a statue of Diana in the room which beheld his debauches.

time:2023-11-29 03:13:41 source:Heartbreaker author:reading

* "Aristoteles nullum animal nisi aestu recedente expirare affirmat; observatum id multum in Gallico Oceano et duntaxat in homine compertum," lib. 2, cap. 101.

a statue of Diana in the room which beheld his debauches.

+ "Auris pars pendula lobus dicitur, non omnibus ea pars, est auribus; non enim iis qui noctu sunt, sed qui interdiu, maxima ex parte."--Com. in Aristot. de Animal. lib. 1.

a statue of Diana in the room which beheld his debauches.

That Charles the Fifth<5> was crowned upon the day of his nativity, it being in his own power so to order it, makes no singular animadversion: but that he should also take King Francis<6> prisoner upon that day, was an unexpected coincidence, which made the same remarkable. Antipater, who had an anniversary feast every year upon his birth-day, needed no astro- logical revolution to know what day he should die on. When the fixed stars have made a revolution unto the points from whence they first set out, some of the ancients thought the world would have an end; which was a kind of dying upon the day of its nativity. Now the disease prevailing and swiftly advancing about the time of his nativity, some were of opinion that he would leave the world on the day he entered into it; but this being a lingering disease, and creeping softly on, nothing critical was found or expected, and he died not before fifteen days after. Nothing is more common with infants than to die on the day of their nativity, to behold the worldly hours, and but the fractions thereof; and even to perish before their nativity in the hidden world of the womb, and before their good angel is con- ceived to undertake them. But in persons who out- live many years, and when there are no less than three hundred and sixty-five days to determine their lives in every year; that the first day should make the last, that the tail of the snake should return into its mouth precisely at that time, and they should wind up upon the day of their nativity, is indeed a remarkable coincidence, which, though astrology hath taken witty pains to salve, yet hath it been very wary in making predictions of it.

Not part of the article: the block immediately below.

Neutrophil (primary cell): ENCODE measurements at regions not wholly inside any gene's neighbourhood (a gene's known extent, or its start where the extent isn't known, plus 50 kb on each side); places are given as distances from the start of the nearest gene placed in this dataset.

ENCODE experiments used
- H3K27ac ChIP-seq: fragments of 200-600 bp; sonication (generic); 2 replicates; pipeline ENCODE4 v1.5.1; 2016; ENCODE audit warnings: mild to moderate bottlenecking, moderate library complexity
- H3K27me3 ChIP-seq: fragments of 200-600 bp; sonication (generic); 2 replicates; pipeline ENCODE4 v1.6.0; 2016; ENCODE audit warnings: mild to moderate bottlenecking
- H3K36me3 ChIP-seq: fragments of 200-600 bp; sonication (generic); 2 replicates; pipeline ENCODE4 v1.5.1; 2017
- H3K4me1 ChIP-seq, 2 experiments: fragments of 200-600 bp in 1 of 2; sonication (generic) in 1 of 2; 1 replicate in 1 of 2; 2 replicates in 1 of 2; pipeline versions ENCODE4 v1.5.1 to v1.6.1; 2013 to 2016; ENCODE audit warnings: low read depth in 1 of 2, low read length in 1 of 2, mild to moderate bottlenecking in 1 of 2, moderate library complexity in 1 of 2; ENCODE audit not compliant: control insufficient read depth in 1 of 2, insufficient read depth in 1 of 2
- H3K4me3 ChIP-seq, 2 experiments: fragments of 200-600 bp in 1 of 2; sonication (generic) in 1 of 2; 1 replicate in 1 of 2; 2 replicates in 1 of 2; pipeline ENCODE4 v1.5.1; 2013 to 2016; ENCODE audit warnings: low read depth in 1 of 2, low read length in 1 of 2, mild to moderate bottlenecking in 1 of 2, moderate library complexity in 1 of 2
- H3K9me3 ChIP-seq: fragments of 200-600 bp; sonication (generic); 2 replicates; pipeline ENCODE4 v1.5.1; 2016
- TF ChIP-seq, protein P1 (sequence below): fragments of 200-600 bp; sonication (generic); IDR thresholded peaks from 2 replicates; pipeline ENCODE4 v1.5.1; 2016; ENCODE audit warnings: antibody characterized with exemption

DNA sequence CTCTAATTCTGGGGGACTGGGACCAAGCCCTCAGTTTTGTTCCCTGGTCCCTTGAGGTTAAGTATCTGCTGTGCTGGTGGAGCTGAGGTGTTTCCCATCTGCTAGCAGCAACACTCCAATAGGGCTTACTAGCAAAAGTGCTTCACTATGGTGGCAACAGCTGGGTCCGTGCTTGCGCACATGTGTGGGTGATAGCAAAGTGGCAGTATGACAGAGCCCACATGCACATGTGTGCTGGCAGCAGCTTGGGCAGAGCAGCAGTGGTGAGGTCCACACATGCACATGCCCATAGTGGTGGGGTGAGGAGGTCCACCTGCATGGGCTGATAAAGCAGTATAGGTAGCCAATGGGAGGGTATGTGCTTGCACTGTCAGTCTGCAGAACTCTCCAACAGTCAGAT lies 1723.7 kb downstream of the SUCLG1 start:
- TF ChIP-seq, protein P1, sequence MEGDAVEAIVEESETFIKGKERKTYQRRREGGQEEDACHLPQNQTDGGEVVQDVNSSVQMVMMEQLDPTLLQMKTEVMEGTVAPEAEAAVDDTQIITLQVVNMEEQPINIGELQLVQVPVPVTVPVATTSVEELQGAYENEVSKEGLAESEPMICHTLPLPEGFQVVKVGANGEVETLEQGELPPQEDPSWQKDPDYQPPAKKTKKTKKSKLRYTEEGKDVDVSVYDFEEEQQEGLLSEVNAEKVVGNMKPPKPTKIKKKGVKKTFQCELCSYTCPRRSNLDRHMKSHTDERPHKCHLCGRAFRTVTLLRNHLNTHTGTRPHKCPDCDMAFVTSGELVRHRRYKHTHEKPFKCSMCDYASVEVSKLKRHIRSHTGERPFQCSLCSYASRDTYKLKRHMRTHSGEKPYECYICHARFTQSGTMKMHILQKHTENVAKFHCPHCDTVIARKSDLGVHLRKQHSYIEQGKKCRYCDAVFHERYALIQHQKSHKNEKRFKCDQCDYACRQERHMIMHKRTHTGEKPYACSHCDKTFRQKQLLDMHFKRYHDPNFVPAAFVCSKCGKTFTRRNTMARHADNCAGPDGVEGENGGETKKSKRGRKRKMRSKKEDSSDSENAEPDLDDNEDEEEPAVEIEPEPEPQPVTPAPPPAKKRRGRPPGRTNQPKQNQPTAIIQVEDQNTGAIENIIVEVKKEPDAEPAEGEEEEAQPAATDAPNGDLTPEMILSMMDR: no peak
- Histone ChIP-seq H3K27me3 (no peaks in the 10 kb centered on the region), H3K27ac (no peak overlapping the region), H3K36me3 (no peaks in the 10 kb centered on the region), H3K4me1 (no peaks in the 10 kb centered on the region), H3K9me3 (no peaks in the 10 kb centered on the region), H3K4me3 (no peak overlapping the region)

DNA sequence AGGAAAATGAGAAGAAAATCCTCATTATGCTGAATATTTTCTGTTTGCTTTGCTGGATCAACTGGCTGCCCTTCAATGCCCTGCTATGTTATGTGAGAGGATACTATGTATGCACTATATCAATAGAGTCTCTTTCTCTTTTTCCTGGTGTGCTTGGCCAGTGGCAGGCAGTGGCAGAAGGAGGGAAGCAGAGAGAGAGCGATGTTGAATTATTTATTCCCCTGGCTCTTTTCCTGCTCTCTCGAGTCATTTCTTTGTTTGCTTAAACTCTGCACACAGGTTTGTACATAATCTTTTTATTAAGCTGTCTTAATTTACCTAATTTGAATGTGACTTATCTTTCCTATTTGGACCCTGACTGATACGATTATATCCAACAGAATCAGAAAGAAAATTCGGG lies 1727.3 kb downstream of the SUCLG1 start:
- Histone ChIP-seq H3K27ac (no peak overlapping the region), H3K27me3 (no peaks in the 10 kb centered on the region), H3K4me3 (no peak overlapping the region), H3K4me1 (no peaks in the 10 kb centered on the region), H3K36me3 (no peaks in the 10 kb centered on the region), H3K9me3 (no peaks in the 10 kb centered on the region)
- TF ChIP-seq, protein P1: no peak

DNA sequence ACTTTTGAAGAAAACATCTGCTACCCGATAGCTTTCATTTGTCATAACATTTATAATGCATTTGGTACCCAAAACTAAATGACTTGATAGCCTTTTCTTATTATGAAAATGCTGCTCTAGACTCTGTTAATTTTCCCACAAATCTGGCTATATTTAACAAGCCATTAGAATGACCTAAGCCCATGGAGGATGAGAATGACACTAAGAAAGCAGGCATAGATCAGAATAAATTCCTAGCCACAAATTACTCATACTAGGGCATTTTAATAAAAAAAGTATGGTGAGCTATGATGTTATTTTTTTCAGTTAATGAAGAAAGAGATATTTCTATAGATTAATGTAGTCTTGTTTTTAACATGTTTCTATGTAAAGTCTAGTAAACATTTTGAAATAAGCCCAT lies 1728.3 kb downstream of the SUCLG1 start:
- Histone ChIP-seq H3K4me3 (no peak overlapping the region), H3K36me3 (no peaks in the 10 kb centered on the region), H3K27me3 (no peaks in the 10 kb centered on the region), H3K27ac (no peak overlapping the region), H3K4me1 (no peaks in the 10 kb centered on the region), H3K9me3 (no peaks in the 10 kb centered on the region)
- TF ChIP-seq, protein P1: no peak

a statue of Diana in the room which beheld his debauches.


In this consumptive condition and remarkable exten-

* According to the Egyptian hieroglyphic.

uation, he came to be almost half himself, and left a great part behind him, which he carried not to the grave. And though that story of Duke John Ernestus Mansfield<7>* be not so easily swallowed, that at his death his heart was found not to be so big as a nut; yet if the bones of a good skeleton weigh little more than twenty pounds, his inwards and flesh remaining could make no bouffage,<8> but a light bit for the grave. I never more lively beheld the starved characters of Dante+ in any living face; an aruspex might have read a lecture upon him without exenteration, his flesh being so consumed, that he might, in a manner, have discerned his bowels without opening of him; so that to be carried, sexta cervice# to the grave, was but a civil unnecessity; and the complements of the coffin might outweigh the subject of it.

Omnibonus Ferrarius in mortal dysenteries of chil- dren looks for a spot behind the ear; in consumptive diseases some eye the complexion of moles; Cardan eagerly views the nails, some the lines of the hand, the thenar or muscle of the thumb; some are so curious as to observe the depth of the throat-pit, how the pro- portion varieth of the small of the legs unto the calf, or the compass of the neck unto the circumference of the head; but all these, with many more, were so drowned in a mortal visage, and last face of Hippocra- tes, that a weak physiognomist might say at first eye, this was a face of earth, and that Morta$ had set her hard seal upon his temples, easily perceiving what caricatura||

* Turkish history. + In the poet Dante's description. # i.e. "by six persons." $ Morta, the deity of death or fate. || When men's faces are drawn with resemblance to some other animals, the Italians call it, to be drawn in caricatura.


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